Again, this is what our government has become under the Democrats: All lecturing and no management. This is what has fueled much of the Trump movement, and it is another reason Hillary Clinton is such a poor fit for the country in 2016. We don’t need a third Obama term. Remember that the next time you are stuck in a security line at an airport.

  14. thermodynamic Suspended


    May 3, 2009
    Yeah, and when said private industry has blatant disregard for the sake of their own greed and don't give a damn if you are shot or blown up by a terrorist...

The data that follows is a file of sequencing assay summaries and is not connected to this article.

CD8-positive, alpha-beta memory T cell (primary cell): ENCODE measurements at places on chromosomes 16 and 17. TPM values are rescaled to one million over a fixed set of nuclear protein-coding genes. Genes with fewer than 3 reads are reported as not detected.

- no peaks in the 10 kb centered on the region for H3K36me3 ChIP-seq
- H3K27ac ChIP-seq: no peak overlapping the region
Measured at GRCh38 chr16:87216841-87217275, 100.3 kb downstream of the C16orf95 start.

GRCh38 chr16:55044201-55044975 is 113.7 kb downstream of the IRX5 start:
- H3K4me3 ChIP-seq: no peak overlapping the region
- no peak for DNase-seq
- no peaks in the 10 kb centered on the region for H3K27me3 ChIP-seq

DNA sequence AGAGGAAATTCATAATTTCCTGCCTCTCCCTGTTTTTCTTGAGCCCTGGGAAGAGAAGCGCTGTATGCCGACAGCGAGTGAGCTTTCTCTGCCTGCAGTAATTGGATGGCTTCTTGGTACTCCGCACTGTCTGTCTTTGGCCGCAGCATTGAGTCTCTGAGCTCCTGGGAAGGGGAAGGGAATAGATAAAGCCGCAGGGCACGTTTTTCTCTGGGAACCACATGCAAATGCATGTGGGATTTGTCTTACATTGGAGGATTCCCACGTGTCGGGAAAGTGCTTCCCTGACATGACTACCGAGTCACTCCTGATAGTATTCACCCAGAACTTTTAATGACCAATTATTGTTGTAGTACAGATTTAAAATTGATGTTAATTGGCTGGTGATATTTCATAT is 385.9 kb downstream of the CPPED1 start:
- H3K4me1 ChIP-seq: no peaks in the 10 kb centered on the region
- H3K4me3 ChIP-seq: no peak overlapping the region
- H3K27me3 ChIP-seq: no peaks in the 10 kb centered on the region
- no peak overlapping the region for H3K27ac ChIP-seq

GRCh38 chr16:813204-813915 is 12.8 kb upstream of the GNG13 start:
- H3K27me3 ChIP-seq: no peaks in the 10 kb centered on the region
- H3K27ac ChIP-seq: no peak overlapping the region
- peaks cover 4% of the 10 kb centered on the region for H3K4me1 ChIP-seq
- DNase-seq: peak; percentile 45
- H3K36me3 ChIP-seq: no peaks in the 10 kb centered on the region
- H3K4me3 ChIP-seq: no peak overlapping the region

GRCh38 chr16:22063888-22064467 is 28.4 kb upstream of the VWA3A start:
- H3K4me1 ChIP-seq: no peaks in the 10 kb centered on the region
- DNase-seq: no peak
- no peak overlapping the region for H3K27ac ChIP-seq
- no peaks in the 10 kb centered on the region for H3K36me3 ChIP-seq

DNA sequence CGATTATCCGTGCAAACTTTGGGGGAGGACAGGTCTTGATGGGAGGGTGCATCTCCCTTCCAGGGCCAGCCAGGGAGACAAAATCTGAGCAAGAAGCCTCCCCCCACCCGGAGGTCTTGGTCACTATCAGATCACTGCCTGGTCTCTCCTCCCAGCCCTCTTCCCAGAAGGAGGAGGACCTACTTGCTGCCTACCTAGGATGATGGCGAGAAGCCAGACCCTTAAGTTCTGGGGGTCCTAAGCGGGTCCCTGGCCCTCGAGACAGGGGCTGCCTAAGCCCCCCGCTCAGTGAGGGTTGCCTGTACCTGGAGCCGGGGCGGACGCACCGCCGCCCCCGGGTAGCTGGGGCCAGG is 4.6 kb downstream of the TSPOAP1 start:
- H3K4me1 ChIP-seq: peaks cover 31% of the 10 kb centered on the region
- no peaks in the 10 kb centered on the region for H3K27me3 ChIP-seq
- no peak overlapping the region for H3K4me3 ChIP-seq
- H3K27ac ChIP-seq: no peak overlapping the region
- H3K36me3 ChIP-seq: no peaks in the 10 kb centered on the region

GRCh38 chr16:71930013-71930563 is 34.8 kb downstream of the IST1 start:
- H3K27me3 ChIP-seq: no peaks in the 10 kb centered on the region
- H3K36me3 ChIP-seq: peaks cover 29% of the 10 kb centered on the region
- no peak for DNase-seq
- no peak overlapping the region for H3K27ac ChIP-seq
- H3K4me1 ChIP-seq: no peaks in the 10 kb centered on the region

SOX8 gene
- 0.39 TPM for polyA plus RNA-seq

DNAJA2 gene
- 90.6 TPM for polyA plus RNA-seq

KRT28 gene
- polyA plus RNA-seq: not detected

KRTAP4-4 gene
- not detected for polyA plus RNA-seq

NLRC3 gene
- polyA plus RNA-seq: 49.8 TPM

Sorry lad, private industry dropped the ball and you might want to look up how much more of your tax money goes to corporate welfare...

    After all, if private industry was there first it would not have needed the TSA as created by Bush, and so on.

    And, I say this only because you went there first, Bush is a conservative. Don't try to peg "liberal" or "neoliberal" on him.
  15. aaronvan Suspended


    Dec 21, 2011
    República Cascadia
    So many "ifs." Got any facts you'd care to discuss?
  16. jammybastard macrumors regular


    Apr 26, 2010
    In Trasnic
    Cause: Gov't shutdown.
    Perpetrator: Ted Cruz.
  17. shinji macrumors 65816


    Mar 18, 2007
    Are you suggesting private airlines could have prevented 9/11? How?
  18. yg17, May 28, 2016
    Last edited: May 28, 2016

    yg17 macrumors G5


    Aug 1, 2004
    St. Louis, MO
    I'm calling BS.